Bond market participation is such a big and complex thing that the true nature of cause and effect can only be guessed at. Some guesses are more educated than others. Some make good logical sense, while others that may seem implausible simply can't be disproved and therefore earn a place in blogs, email lists, and among talking heads. I'll give you both right now.
On a sober, logical note, we've already discussed the interplay between European bond markets and our own. Indeed, several events in April and May that concerned European markets, ended up having a pronounced effect on US Trading levels. Spikes in volume and volatility surrounding those events make a good logical case for the general notion of "potential Eurozone QE" being a major market-moving consideration over the past few months.
But if one was so inclined, a case could also be made that 2014 positional considerations + the Q1 GDP surprise is the star of the show. What do I mean by 'positional consideration?' Simply that the overwhelming consensus was for higher rates in 2014 (and it still is). Come to find out that there are too many market participants betting on higher rates for every trade to have sufficient counterparties. If everyone bets on the same horse, no one makes any money.
The collective unconscious of bond markets 'realized' it couldn't push rates higher as fast as it expected, so some 'cleansing' was in order. Positional imbalances had to be washed out before organic trends could resume. Enter the pain trade. In not so many words, this simply means markets did what they needed to do to restore balance. In a lopsided market the pain trade is called the pain trade, because it delivers just that to almost everyone (it's also called that because traders are literally forced to make trades that cost them money in order to preclude the risk of further loss).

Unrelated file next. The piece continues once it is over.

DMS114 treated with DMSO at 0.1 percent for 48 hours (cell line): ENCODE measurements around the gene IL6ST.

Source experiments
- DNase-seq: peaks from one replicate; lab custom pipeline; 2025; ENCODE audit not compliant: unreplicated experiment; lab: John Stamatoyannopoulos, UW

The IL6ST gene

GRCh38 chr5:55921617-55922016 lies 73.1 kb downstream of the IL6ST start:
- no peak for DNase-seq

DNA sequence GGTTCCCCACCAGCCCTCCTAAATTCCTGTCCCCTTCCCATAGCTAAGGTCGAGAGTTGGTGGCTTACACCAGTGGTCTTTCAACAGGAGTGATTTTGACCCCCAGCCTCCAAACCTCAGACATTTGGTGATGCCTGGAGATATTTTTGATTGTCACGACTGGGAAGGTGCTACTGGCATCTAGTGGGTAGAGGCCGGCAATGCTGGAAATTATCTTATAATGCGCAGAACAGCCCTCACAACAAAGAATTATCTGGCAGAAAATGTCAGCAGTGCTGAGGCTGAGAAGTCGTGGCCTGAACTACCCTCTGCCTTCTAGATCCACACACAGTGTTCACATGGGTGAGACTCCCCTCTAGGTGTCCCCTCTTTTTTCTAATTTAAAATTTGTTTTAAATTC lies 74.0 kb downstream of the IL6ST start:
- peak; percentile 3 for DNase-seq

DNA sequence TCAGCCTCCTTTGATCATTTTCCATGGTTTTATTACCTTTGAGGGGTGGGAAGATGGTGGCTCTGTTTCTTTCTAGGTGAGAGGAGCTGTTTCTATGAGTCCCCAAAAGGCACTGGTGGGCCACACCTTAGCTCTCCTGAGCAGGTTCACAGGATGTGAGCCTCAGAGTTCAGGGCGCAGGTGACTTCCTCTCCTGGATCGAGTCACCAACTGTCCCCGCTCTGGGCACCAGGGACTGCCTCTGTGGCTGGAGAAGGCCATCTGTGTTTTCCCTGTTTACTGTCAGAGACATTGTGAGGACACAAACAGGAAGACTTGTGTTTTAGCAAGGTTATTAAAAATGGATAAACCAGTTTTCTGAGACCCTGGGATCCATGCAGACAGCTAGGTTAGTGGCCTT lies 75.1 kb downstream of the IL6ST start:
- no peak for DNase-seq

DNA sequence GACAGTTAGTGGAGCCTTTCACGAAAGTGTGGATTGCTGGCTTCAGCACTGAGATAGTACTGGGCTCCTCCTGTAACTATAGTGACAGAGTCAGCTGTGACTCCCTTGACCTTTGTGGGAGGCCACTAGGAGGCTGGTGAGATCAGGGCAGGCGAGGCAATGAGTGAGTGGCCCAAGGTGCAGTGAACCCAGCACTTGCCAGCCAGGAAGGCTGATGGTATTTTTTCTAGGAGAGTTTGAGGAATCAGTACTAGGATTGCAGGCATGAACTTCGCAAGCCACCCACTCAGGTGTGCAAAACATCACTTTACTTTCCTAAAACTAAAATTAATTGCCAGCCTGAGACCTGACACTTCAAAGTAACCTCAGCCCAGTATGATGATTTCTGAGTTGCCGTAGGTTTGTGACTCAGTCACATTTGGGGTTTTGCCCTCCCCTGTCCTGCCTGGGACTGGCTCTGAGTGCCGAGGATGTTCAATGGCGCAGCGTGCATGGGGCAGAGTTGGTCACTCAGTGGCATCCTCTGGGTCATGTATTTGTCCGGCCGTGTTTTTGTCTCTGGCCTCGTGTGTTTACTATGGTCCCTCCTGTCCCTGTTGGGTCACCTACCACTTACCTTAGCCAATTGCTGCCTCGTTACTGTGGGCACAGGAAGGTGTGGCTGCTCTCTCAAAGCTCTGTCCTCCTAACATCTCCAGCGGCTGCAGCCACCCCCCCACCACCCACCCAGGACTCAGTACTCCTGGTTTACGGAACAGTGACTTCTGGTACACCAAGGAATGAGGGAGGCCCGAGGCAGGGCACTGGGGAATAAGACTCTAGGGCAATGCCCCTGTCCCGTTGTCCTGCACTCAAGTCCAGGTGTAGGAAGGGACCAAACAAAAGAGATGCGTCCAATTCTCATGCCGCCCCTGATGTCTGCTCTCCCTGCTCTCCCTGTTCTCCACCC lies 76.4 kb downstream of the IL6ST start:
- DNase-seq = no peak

Nothing in Europe and no domestic economic data is needed for a bond market pain trade. Regardless of the economic or even the technical landscape, if positions are imbalanced, the forces of market nature will restore them.
It's at THAT point that the magic happens...
That's when those notions that sound kinda weird, but can't really be disproved need to quickly find scapegoats, because the pain-trade explanation absolutely fails tosatisfy human beings' philosophical quest to understand their surroundings and the natural order of events.
As discussed above, the Eurozone QE posturing is actually an organic contributor to spring-time bond market strength. As such, it's not so much a scapegoat as it is a simple complementary development. Q1 GDP is a MUCH better scapegoat.
While some pundits guess that the 'weather effect' was simply worse than expected, the simple contraction in inventories is more than enough to explain the even bigger miss versus forecasts (both on the advance and preliminary versions of GDP). As far as accounting for GDP weakness, reasons don't matter. The fact was that we had a "household name" economic report come in much weaker than forecast.
No matter how much sense that fact made (weather + inventories + an almost certain big bounce back in Q2), markets now had their scapegoat! Here we were looking for justifications to wash out the overbuilt contingent of folks betting on higher rates, and here comes this headline that newscasters of all shapes and sizes can cover. Cue the bond market rally, right?!
While this case for causality is more about proving the point (that sometimes points can't be proven), it's interesting to note that bond markets were not only technically sideways before the first reading of Q1 GDP, but they haven't closed in weaker territory any time since then. Almost like GDP pounded a stake in the ground marking the top end of the range. Coincidence? Probably, but you never know... If it's not, today's GDP reading is all the more interesting.
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